In video games, players immerse themselves in the storyline or many storylines surrounding the characters, possibly giving them a greater emotional attachment to the game characters than a fan’s connection to the result of a sports game. Because of this, the underdog story becomes even more powerful, with players engaging in the game to fulfil an underdog story or seeing their favoured non-playable characters rise up and overcome the odds to succeed in their mission.

We love the underdog story regardless of how much it’s used

To bring the maximum amount of excitement and a truly immersive experience, an underdog story has become the tried and trusted method that many game creators opt to base their game on. Many great games do, indeed, go down the all-powerful, super-skilled hero route, but the storytelling in the games featuring an underdog often produce some of our most-loved characters and character arcs of all-time. As mentioned, this isn’t just limited to the playable protagonist and the main storyline as, now and then, we get to see a side character rise against all odds to become greater than they were, earning our in-game adoration.

A prime and quite recent example is the story of Aloy, which takes place in the visually stunning world of Horizon Zero Dawn. She begins as an outcast who fellow children enjoy picking on and bullying. As an outcast, she must train every day to then prove herself in a ceremony that will remove the stigma around her being ‘motherless’. But, during the story, you battle to ultimately save the world that contains all who banished her.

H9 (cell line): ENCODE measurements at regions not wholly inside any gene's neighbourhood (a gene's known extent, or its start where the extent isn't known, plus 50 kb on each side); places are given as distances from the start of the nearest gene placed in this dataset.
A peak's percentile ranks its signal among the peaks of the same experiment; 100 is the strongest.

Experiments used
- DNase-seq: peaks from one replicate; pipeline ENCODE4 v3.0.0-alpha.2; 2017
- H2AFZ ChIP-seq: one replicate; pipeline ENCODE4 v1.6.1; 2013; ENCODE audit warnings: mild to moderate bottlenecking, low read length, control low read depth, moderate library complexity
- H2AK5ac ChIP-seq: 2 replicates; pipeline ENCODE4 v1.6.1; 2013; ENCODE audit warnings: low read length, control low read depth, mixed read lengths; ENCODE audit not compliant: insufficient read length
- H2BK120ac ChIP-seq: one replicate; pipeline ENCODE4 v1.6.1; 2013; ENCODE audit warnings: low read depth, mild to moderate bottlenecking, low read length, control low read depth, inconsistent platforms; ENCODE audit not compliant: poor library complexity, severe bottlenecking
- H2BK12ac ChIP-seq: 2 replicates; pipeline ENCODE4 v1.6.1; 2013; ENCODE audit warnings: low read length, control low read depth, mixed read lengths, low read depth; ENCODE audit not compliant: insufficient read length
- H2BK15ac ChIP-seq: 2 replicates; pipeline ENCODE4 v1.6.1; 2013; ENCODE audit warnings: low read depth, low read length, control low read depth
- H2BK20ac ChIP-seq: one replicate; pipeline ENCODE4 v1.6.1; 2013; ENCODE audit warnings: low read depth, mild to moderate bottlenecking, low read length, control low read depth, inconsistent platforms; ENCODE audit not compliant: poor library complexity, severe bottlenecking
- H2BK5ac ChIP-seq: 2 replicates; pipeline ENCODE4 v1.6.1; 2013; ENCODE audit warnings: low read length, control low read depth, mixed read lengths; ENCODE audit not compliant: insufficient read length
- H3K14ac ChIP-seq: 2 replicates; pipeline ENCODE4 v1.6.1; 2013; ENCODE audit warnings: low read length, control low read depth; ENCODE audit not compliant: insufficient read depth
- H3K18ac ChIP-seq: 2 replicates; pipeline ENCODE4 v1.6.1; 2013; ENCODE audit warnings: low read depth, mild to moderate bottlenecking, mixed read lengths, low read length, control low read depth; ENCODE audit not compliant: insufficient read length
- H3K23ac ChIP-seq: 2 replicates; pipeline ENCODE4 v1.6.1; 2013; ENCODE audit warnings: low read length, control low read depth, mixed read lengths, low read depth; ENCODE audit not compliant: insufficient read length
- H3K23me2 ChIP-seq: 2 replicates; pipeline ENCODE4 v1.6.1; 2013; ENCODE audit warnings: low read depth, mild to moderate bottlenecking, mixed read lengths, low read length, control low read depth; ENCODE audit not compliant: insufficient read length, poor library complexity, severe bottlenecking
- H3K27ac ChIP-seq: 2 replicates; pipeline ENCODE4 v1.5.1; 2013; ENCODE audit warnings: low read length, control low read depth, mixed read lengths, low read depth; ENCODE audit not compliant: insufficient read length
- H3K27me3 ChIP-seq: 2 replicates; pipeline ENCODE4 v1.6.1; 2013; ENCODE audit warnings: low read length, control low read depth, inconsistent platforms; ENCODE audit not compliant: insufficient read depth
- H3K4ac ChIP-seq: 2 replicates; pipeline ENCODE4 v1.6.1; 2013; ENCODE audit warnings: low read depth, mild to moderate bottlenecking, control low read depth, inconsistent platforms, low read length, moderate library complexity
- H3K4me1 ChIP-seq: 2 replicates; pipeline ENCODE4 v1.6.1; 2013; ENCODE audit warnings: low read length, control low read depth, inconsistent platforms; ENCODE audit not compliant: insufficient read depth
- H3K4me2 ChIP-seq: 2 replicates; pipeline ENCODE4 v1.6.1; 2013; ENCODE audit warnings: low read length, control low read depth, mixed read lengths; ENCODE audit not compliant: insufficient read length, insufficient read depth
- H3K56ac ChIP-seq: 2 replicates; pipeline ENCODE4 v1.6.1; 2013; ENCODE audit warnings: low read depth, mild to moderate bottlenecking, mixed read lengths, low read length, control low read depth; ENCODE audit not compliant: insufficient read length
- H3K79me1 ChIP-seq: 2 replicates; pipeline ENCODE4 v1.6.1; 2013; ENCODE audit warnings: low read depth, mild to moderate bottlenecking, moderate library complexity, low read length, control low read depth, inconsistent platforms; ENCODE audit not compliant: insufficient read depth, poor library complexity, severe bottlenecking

When it comes to underdog stories in video games, Abe stands head and shoulders above most others. The protagonist in Abe’s Oddysee starts as a slave labourer of the Mudokon race, working for the evil Glukkons. After unveiling a Glukkon plot to begin farming Mudokons into meat, Abe springs into action. Unfortunately, Abe is cowardly, clumsy, rather stupid, and very slow, making him one of the most unlikely of heroes and more likely destined to become a Mudokon steak.

As for non-playable characters, in a way, the ultimate is, in fact, a monster: a pocket monster. When Pokémon was first released, those who chose to go fishing were always very disgruntled after catching weak, splash-wielding Magikarps. One after another, these red fish would be caught and defeated as they hold very little value. But, eventually, players clued into the fact that Magikarp evolve into an almighty beast. So, rather than getting a superstar Pikachu, which even has its own spin-off Detective Pikachu! game, players soon started to favour the Magikarp to get Gyarados. If there was ever an underdog story in gaming, it’s the story of a useless flopping fish turning into one of the most powerful and most feared Pokémon of them all.

Throughout the history of video games, creators have tugged at our heartstrings through the use of underdog storylines. Heihachi Mishima from the Tekken series, Aela the Huntress in Skyrim, and Lara Croft in the rebooted Tomb Raider series also boast underdog qualities which makes us adore them in-game. Through using underdogs, we become more connected to the characters and the stories because, quite simply, we are destined to back the underdogs.

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Greg has been writing on and off about games since the late nineties, always with a focus on indie games. He started DIYGames.com in 2000, which was the first gaming site to focus exclusively on indie games. These days he runs Cliqist, and New normative.